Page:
But for this trip, I stuck with green tea (and a few stolen tomato slices and french fries from my Dad's plate).
This was our All-American Monday. With the exception of baseball, I'm not sure if there is anything more American than getting in a vintage car to drive along one of the greatest highways in the country for a breakfast at a beach-side diner in the great state of California...
...unless Tom Petty is simultaneously playing on the radio.
Good morning! Or afternoon, depending on where you are. I'm spending the holiday in California with family so it's still morning here. There won't be any new shots today to gander but come back in a few days and I'll have posted new images from my trip out west. In the meantime, I wanted to share these lovely blogs that have featured work by me.
Creative Artists Blog has featured this shot, which is one of my all time favorites:
Creative Artists Blog has featured this shot, which is one of my all time favorites:
and Butterfly in the Attic featured another downtown shot:
That is all, for today.
Last weekend, one of my closest and oldest friends, Brittaney, and I had a good ol' fashioned touristy afternoon. Several months ago, we bought Groupons for the Architecture Tour that is so often recommended by fellow Chicagoans and tourists alike and in lieu of their approaching expiration date, we decided to head downtown and board the boat.
It was a great little afternoon. We picked up lunch at Fox & Obel (is it possible to be in love with...er... I mean, how have I never been here before?) and afterward, heading toward the departing location of our boat.
Sure, it was freezing and I was, as usual, dressed inappropriately for the weather but our tour guide was a funny fellow and the cruise was quite nice. I'll be honest in saying that I didn't learn a great deal of new information about the city (due to the abnormal amount of time I spent learning Chicago's history prior to moving to the city three years ago), but did get a good amount of architecture terms thrown at me that I'll never be able to use in properly to describe anything ever again.
"Oh, that building? Looks like perhaps it's a member of the neoclassical revival in the Chicago school."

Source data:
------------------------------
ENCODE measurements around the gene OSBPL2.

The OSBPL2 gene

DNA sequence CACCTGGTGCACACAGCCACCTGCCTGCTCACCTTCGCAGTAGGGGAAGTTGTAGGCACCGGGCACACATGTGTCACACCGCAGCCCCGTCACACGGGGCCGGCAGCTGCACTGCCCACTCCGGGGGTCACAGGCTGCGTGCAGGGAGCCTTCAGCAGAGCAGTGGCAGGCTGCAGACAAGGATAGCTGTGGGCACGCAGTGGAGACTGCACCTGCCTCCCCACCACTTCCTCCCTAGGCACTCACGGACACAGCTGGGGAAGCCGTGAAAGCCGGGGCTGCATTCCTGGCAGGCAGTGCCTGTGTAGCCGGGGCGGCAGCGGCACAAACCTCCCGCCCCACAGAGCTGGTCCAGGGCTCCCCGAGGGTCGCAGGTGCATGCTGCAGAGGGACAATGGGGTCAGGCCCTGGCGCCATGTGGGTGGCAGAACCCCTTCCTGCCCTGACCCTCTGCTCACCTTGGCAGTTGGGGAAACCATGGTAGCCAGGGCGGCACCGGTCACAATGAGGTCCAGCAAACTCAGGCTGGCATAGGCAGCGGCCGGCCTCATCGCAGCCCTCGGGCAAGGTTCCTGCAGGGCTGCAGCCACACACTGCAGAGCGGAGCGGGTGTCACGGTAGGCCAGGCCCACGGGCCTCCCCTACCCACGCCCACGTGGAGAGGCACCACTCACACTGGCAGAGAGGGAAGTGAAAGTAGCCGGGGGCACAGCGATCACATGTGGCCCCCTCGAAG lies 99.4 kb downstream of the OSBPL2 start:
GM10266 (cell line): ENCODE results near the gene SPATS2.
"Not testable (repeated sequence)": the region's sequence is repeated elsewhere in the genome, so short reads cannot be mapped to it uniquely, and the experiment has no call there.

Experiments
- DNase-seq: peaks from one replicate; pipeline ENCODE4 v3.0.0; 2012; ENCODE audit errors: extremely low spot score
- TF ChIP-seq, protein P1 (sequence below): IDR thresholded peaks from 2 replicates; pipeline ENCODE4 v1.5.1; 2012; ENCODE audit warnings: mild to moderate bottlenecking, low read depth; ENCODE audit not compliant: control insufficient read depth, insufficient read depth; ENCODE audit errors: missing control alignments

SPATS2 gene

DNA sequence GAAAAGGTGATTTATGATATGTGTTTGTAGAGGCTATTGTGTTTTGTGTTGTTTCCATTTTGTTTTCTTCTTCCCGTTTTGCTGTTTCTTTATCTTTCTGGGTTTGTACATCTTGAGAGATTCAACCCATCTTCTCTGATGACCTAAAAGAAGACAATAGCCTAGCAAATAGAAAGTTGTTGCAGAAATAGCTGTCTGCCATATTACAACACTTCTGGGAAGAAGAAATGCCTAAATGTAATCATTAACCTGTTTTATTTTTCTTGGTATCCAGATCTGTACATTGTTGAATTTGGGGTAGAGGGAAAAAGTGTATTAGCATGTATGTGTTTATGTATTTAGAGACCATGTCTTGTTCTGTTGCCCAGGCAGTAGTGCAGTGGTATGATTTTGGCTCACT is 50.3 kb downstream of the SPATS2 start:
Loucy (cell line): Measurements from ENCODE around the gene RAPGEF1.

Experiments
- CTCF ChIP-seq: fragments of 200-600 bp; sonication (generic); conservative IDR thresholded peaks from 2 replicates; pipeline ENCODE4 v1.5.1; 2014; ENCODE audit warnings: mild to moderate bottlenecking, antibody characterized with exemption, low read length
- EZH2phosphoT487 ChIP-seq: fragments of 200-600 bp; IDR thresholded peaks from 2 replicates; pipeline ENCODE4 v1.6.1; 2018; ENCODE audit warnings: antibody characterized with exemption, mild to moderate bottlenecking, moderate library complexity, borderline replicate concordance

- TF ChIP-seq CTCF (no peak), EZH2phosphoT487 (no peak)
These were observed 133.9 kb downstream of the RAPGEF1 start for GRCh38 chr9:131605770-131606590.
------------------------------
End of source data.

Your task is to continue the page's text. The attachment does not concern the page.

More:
I have no idea if that's something.
After the cruise, we did a bit of Michigan Avenue Christmas shopping and thrifting up in Boystown. If that was not enough, we hit up the North Halsted Whole Foods for a salad bar dinner and were entertained by a symphony playing Lady Gaga in the adjacent Center on Halsted.
If your afternoon includes the Navy Pier, the Chicago River, and Michigan Avenue, well, then I'd call you a tourist. I might have to go watch a Bears game in a dive bar and eat a Chicago dog to make it up to the city.
Finally, I leave you with an image that's quickly becoming the cliche Chicago shot of the year:
But I don't care cause I like it anyway.
The earliest portion of my life was spent divided between California, Texas, and the town of Waterloo, Iowa before my family settled into the house my mother still currently occupies (and incidentally, this is the same house that she was raised in as well) in what is essentially the middle-of-nowhere, Iowa. I seldom saw friends growing up though I don't remember ever being bothered by this until I neared my teenage years; after all, I had the freedom to explore the land around us to no end. My brother and I spent the majority of our time outdoors, running around, exploring, creating fables of the Indians we imagined once occupied the land we stood upon.
I always felt a great need to take care of the land we were on (I'd like to think it was inherent but it's more likely that my 6AM Saturday ritual viewings of Captain Planet and Jack Hanna's Animal Adventures played a large role in creating the feeling of responsibility for Mother Earth) and even now, when I go back to visit, I feel immense gratitude for the privilege of having the childhood I did. Iowa is not my "forever" place, but it is extremely beautiful.
This recent trip was short and very laid-back; I spent most of the time hanging around the family home and stealing my mother's car in the early morning hours to drive on gravel roads. It seems strange to me now that something I once avoided at all costs has become such a luxury.
For now, it's back to public transit. But I'll be home for Christmas.
Oh, another update: my website is in the midst of a makeover. Once it's up, the fruits of a project I began in Iowa and am continuing work on will be up.
[The Black and White Years. Good set, very David Byrne-esque]
[Avi Buffalo. The crowd loved these guys and they were quite kind in person as well.]
[The Wheeler Brothers. Perhaps the best set of the festival, tons of energy both on stage and off; solid set from beginning to end.]
[Keller Williams. Through a bit of technical difficulties, this one man-band kept a very attentive crowd.]